Mary Finley-Brook, an associate professor of geography and the environment at the University of Richmond and a regular critic of DEQ, has tried unsuccessfully through state records requests to learn more about exactly who is behind the two gas plant proposals.

“Something, someone has kept this afloat. We’ve never really had that information,” she said.

“DEQ does an awful lot to pretend that there’s great rigor and to be very confident in their assessments ... even though we know along the way, repeatedly, there has been a lack of compliance.”

Gangadharan, the president of the company that wants to develop the C4GT plant, did not respond to emails requesting an interview.

Both C4GT and the second proposal on the table, Chickahominy Power, are backed by private investors. Virginia’s DEQ has received no updates from the Chickahominy Power developer about any construction commencing.

The gas would be piped from other states and burned to create electricity that could be sold in a 13-state area that includes Virginia. While natural gas plants are cleaner than coal plants, they emit pollutants like nitrogen oxides, carbon monoxide and methane, which the U.S. Environmental Protection Agency describes as a potent greenhouse gas.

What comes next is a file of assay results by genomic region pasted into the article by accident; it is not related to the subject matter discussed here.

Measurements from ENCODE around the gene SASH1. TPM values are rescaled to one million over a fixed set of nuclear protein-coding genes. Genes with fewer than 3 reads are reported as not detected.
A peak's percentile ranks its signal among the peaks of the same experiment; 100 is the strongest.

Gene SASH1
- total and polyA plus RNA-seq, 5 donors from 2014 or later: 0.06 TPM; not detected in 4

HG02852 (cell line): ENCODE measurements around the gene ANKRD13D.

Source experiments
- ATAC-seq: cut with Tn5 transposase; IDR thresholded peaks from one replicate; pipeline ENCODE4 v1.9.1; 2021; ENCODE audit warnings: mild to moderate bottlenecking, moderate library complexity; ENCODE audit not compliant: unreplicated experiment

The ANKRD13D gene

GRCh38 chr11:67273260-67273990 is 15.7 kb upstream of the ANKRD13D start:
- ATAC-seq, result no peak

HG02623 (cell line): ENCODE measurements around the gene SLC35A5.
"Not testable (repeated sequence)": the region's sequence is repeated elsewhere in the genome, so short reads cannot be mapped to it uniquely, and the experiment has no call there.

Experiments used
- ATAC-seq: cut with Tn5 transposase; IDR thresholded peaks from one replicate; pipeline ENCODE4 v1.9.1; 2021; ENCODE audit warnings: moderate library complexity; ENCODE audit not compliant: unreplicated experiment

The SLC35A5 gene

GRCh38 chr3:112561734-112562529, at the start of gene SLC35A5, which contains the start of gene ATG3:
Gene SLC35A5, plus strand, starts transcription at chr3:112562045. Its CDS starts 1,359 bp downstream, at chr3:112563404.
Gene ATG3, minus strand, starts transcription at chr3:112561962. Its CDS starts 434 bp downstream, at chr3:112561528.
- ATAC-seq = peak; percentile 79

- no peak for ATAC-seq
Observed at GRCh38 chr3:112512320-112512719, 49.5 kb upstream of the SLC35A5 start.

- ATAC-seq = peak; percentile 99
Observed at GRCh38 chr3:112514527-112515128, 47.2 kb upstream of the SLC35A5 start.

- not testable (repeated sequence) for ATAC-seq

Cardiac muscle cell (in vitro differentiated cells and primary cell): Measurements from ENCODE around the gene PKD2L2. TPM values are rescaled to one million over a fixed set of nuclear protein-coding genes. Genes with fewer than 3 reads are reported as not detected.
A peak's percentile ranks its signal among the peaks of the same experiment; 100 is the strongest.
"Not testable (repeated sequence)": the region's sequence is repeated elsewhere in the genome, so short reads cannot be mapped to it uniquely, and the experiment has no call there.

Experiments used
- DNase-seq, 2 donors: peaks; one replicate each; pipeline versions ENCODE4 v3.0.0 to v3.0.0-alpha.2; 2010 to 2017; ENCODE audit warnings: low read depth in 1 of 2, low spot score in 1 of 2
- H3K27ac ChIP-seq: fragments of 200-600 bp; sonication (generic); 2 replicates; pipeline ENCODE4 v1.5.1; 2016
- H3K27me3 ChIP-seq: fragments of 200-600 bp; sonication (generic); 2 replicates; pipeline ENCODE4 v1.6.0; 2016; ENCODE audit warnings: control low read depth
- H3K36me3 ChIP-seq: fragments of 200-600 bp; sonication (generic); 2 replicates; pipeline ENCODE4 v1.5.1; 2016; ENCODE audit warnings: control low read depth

If the two plants in Charles City are built, they will likely be too expensive to run — and will probably retire — long before the end of their normal operating lives because of shifting economic and legal dynamics, including a clean energy law passed by the Virginia General Assembly last year, according to Will Cleveland, senior attorney at the Southern Environmental Law Center.

Cleveland said he hasn’t seen anything that shows the plants are needed for Virginia’s electricity supply and that their developers’ plan is to profit by selling electricity to a larger market.


C4GT received its permit in April 2018 and was required to begin construction within 18 months. DEQ later extended the construction period and gave the plant’s developer until December 2020 to begin construction. Just before the December deadline to commence construction or lose its permit, the developer notified DEQ that construction had begun.

But DEQ officials found all the developer did was build a short gravel road and pour a small concrete foundation for a pump house, according to records.

A coalition of organizations, including Concerned Citizens of Charles City County, wrote to Gov. Ralph Northam, Attorney General Mark Herring and DEQ Director Paylor in January asking them to hold the developer accountable for side-stepping the requirements of the permit. They called on Northam to demand that Paylor and the state’s Air Pollution Control Board use their power to revoke the permit.